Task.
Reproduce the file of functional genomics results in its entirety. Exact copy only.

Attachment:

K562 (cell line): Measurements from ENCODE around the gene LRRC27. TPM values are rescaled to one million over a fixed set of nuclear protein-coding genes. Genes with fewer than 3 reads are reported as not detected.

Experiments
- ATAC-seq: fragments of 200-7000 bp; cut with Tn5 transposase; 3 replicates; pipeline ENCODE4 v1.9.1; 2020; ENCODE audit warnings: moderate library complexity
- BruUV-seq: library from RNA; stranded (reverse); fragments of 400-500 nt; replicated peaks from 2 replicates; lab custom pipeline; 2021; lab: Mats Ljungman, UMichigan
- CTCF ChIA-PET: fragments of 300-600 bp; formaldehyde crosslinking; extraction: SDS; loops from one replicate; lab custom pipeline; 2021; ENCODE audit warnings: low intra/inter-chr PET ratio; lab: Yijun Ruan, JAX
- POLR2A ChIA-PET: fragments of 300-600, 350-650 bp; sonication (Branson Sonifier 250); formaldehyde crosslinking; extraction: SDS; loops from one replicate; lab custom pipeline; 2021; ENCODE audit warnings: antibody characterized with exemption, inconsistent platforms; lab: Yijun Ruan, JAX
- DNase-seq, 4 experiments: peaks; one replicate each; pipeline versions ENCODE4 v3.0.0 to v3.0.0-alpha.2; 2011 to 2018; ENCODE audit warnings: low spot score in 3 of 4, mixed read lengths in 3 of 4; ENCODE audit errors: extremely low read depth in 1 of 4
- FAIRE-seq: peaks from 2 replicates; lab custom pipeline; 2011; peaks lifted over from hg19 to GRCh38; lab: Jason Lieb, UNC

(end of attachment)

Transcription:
K562 (cell line): Measurements from ENCODE around the gene LRRC27. TPM values are rescaled to one million over a fixed set of nuclear protein-coding genes. Genes with fewer than 3 reads are reported as not detected.

Experiments
- ATAC-seq: fragments of 200-7000 bp; cut with Tn5 transposase; 3 replicates; pipeline ENCODE4 v1.9.1; 2020; ENCODE audit warnings: moderate library complexity
- BruUV-seq: library from RNA; stranded (reverse); fragments of 400-500 nt; replicated peaks from 2 replicates; lab custom pipeline; 2021; lab: Mats Ljungman, UMichigan
- CTCF ChIA-PET: fragments of 300-600 bp; formaldehyde crosslinking; extraction: SDS; loops from one replicate; lab custom pipeline; 2021; ENCODE audit warnings: low intra/inter-chr PET ratio; lab: Yijun Ruan, JAX
- POLR2A ChIA-PET: fragments of 300-600, 350-650 bp; sonication (Branson Sonifier 250); formaldehyde crosslinking; extraction: SDS; loops from one replicate; lab custom pipeline; 2021; ENCODE audit warnings: antibody characterized with exemption, inconsistent platforms; lab: Yijun Ruan, JAX
- DNase-seq, 4 experiments: peaks; one replicate each; pipeline versions ENCODE4 v3.0.0 to v3.0.0-alpha.2; 2011 to 2018; ENCODE audit warnings: low spot score in 3 of 4, mixed read lengths in 3 of 4; ENCODE audit errors: extremely low read depth in 1 of 4
- FAIRE-seq: peaks from 2 replicates; lab custom pipeline; 2011; peaks lifted over from hg19 to GRCh38; lab: Jason Lieb, UNC